(7) Asghar Firouzi, a Former Political Activist, Was Arrested in Mashhad

Asghar Firouzi,a political activist who spent his jail time before and after Islamic Revolution, was arrested on December 4th in his library in Mashhad suburbs by security forces and was transferred to an unknown place. The reasons behind his arrest were undisclosed.

(8) Abbas Lesani’s Family are Experiencing Financial Hardship

Abbads Lesani, a former political prisoner and an Azerbaijani Turkic minority rights activist who resides in Ardabil with his family is experiencing financial hardship. Security forces have shut down his son’s business repeatedly and his son-in-law, who was a contractor at Mohammad Bagher University in Tehran was expelled from his work. They have been notified that his contract was canceled.

(9) Meysam Al-e Mehdi Was Arrested On the 32nd Day of the Protest of the Workers of Iran National Steel Industrial Group

On the 32nd day of the protest of the workers of Iran National Steel Industrial Group, Meysam Al-e Mehdi was arrested. Moreover, the protest of the workers of the Iran National Steel Industrial Group is still ongoing and more than 10 workers were summoned and threatened.

(10) Two Azerbaijani Turkic Minority Rights Activists Were arrested in Urmia

On December 10, Reza Jafarzadeh and Akbar Gholizadeh, Azerbaijani Turkic minority rights activists, were arrested and they have been transferred to an unknown place.

(11) Five Workers Were Injured in Their Workplace in Last Two Days in Asaluyeh and Urmia

According to Iranian Labour News Agency (ILNA), the gas cylinder explosion in the Ethan production line in Asaluyeh injured four workers. Moreover, a construction worker in Urmia was severely injured in his workplace.

(12) A Classroom’s Ceiling Collapse at a Ramhormoz School Injured Two Students

Omid Hosseinzadeh, the head of Education department of Ramhormoz confirmed that on December 9, 2018 A classroom’s ceiling collapsed at a Ramhormoz school and two students were injured in this incident.

(13) 38 Child Marriages in Eslamabad-e Gharb in Eight Months

The governor of Eslamabad-e Gharb confirmed that there has been more than 1000 marriages registered in the last eight months of the current year. He said that in this city 38 child marriages were submitted. He encouraged families to go to counselling consulting the right age of marriage for their children which would significantly affect their future.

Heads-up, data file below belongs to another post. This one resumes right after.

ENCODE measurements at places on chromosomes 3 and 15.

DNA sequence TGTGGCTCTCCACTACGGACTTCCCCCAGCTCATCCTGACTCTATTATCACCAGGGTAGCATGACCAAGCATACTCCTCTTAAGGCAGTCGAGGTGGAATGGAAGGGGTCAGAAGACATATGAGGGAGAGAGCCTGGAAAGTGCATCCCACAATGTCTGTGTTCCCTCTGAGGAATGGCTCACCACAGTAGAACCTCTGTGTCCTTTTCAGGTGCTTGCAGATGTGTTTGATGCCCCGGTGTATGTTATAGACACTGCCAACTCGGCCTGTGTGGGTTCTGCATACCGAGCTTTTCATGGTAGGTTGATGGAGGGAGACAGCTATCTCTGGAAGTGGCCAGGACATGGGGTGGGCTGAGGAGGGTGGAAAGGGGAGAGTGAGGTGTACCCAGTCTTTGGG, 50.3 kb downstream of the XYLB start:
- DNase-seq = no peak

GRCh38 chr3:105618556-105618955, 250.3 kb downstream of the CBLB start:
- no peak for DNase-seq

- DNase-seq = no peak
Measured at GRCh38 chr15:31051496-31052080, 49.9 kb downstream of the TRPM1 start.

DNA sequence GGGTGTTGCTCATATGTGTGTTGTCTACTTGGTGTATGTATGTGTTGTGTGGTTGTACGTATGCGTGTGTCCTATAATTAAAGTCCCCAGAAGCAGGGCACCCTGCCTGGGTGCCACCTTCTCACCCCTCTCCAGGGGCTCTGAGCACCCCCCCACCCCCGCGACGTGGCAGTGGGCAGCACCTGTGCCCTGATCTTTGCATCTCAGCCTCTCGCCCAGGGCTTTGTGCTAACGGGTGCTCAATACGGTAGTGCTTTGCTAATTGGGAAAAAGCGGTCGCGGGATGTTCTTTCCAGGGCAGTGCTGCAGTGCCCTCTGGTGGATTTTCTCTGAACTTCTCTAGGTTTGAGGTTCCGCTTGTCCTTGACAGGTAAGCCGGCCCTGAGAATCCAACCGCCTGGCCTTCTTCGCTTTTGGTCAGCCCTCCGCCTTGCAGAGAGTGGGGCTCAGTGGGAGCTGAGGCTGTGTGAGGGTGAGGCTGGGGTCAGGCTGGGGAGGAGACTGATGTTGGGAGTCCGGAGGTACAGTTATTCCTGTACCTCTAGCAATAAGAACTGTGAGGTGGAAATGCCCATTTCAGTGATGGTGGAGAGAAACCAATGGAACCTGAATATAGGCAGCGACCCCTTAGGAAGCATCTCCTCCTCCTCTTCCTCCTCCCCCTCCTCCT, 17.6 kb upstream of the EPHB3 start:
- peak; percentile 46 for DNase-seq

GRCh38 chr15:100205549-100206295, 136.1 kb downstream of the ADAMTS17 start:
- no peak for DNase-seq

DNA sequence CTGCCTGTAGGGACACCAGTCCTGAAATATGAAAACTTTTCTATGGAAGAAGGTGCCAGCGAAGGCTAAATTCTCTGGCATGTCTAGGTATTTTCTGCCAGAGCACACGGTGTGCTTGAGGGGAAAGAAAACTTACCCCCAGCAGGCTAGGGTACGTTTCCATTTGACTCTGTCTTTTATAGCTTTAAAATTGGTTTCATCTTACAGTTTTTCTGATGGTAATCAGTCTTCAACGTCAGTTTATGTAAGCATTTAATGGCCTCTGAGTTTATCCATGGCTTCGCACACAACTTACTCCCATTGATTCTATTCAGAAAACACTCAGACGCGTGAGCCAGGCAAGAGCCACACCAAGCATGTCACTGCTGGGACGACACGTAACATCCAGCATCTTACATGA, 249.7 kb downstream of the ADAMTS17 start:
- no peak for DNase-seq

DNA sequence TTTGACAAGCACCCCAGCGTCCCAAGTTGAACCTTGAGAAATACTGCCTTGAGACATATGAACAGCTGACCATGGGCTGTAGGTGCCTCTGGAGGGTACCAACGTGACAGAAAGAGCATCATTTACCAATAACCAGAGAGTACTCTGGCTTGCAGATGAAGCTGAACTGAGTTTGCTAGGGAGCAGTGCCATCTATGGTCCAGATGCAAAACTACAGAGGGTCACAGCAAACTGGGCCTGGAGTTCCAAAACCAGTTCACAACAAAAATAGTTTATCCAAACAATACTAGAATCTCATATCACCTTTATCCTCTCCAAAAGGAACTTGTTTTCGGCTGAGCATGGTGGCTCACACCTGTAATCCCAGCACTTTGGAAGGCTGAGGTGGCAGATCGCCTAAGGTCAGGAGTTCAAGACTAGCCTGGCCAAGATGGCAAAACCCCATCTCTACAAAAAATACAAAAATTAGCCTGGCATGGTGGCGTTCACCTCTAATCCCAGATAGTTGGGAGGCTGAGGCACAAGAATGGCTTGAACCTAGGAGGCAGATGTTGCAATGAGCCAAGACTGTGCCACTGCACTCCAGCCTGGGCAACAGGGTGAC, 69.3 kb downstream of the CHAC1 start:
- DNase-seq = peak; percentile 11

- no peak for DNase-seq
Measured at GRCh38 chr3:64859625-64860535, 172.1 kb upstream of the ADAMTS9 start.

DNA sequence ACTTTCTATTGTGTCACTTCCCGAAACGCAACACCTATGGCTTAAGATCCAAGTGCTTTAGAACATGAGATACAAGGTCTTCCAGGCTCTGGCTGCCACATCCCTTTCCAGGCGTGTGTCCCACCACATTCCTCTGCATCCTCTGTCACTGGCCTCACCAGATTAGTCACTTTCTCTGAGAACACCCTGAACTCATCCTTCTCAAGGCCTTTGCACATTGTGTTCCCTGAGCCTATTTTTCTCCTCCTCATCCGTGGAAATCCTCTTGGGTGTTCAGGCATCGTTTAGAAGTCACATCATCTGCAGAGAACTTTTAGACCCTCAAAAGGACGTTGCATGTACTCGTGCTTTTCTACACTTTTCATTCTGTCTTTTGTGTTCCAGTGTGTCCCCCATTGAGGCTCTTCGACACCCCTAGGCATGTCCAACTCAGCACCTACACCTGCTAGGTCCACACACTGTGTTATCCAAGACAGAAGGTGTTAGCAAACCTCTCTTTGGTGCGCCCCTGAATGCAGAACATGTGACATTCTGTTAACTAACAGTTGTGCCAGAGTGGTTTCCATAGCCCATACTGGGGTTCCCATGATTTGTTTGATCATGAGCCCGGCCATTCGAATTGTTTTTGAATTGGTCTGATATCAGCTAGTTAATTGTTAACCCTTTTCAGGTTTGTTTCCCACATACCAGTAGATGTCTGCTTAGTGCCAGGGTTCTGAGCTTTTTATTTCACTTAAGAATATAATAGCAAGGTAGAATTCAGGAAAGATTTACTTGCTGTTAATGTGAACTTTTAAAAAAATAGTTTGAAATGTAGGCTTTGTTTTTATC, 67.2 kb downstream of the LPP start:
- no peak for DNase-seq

(14) More from Iran

A video was published on social media of a bear cub crying in Shiraz zoo to catch a piece of bread because of hunger attracts attention one more time to the poor animal care in Iran’s zoo.

Iranian Labour News Agency (ILNA) reported that Two park rangers were injured in an incident with poachers in Taleqan, a county in Alborz province.

Abdolmajid Bahramzehi, the Baluch political prisoner who was detained for the last seven months, has not made any contact with his family in last 53 days. In their last visit 53 days ago, he confirmed that he had been beaten by intelligence officers. His family are concerned about his situation.

Reza Shahabi Released by the End of His Sentence

HRANA News Agency – A prominent labor activist, Reza Shahabi, was released from Evin Prison by the end of his sentence. During his jail time, he went through several strokes and hunger strikes.

According to the report of Human Rights Activists News Agency in Iran (HRANA), Reza Shahabi, a prominent labor activist and member of the board of the syndicate of Bus Drivers Company was released from Evin Prison on March 13. Continue reading “Reza Shahabi Released by the End of His Sentence”

A Comprehensive Report on the Latest Developments in Rajai Shahr Prison

HRANA News Agency – An estimated number of 50 political prisoners held in Rajai Shahr prison in Karaj have been transferred to a new and security hall in recent weeks. There are the deprivations which have been imposed on prisoners in this hall where even the toilets are equipped with CCTV cameras. The situation has prompted political prisoners to protest. At least 16 prisoners are on hunger strike in a critical condition.
According to the report of Human Rights Activists News Agency (HRANA), 53 political-security prisoners detained in hall 12 of Rajai Shahr prison in Karaj were transferred to a hall which was previously rebuilt and developed by security forces, with the presence of a large number of prison guards, without prior notice on July 30, 2017. The hall is equipped with a large number of surveillance cameras and surveillance devices, as well as the shields that separate it from the rest of the prison.The families of these prisoners in the wake of their concern about the fate of their relatives, had referred to the judicial authorities who are responsible for this issue but these efforts had not resulted. Continue reading “A Comprehensive Report on the Latest Developments in Rajai Shahr Prison”